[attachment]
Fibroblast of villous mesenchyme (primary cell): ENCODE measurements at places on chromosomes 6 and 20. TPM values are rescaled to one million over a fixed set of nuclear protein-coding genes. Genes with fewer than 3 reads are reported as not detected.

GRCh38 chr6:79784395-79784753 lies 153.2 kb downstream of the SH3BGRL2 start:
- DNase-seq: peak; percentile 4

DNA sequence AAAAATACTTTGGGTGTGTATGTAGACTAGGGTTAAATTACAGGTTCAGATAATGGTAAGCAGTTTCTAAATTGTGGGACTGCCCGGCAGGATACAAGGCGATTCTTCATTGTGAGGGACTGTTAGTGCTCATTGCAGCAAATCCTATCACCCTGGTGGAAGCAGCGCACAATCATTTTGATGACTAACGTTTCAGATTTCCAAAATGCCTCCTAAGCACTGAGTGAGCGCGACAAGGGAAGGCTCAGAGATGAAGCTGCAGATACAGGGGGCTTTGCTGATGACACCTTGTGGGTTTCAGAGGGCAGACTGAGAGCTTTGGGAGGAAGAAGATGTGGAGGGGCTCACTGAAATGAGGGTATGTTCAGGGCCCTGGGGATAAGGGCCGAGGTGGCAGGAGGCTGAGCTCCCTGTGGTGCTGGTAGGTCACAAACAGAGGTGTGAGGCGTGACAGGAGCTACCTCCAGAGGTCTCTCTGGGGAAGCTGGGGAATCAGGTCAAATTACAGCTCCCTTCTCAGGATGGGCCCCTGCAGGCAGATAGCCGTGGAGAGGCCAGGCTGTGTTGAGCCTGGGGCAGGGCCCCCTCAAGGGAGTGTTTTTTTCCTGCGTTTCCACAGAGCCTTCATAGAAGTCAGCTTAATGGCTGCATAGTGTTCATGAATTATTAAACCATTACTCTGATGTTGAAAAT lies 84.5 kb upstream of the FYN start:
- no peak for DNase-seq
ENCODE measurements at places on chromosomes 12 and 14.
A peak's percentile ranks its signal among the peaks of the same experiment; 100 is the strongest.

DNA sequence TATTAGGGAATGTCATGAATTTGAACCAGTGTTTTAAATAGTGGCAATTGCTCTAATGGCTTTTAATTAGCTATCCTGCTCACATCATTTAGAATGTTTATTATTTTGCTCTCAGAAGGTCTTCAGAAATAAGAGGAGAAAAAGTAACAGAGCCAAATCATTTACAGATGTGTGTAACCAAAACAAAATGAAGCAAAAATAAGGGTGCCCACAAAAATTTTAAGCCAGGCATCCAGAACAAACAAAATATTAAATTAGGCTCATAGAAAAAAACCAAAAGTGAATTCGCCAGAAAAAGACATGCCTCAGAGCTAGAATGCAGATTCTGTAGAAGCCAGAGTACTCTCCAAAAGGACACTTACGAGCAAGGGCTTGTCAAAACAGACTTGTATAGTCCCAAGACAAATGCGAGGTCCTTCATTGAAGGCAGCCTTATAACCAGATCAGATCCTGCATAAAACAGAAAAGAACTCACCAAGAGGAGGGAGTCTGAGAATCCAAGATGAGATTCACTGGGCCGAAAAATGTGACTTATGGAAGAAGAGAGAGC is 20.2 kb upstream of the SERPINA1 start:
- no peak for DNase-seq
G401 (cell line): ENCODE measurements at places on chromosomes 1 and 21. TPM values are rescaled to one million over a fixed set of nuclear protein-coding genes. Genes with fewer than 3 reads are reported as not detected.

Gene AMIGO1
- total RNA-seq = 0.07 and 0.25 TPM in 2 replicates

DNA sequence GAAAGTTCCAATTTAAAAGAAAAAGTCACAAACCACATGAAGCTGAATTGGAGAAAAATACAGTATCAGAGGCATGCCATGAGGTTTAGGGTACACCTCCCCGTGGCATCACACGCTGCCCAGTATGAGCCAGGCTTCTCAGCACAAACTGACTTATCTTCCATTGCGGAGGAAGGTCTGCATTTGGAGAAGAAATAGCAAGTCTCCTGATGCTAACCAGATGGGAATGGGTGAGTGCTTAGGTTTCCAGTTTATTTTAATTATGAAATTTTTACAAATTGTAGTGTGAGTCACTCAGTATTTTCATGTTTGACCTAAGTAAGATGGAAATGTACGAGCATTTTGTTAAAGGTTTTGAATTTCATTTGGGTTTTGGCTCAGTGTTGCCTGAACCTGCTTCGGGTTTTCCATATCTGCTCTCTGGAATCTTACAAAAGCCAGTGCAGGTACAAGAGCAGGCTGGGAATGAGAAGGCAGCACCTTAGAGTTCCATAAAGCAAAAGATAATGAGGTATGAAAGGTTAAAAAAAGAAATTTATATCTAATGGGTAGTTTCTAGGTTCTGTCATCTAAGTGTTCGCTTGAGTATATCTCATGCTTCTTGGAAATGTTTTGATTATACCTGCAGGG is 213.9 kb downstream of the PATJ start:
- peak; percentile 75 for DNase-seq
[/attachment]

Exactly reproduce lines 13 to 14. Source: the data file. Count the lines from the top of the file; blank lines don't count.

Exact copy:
DNA sequence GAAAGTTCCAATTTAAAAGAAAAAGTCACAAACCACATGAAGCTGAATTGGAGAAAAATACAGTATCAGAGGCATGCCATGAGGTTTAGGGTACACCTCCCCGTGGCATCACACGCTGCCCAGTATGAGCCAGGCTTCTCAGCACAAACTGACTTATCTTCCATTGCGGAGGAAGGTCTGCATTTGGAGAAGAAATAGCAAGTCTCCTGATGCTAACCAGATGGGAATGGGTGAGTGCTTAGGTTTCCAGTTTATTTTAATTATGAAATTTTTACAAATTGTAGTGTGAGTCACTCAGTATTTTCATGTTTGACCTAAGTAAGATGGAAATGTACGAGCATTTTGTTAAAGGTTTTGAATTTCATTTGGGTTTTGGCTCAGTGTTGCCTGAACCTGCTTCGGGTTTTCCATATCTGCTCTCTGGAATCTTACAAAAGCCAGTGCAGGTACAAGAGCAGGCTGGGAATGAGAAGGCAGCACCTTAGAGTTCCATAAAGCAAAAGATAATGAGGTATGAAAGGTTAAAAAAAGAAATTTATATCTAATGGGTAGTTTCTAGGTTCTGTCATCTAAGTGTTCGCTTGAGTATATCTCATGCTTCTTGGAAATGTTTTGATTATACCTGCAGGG is 213.9 kb downstream of the PATJ start:
- peak; percentile 75 for DNase-seq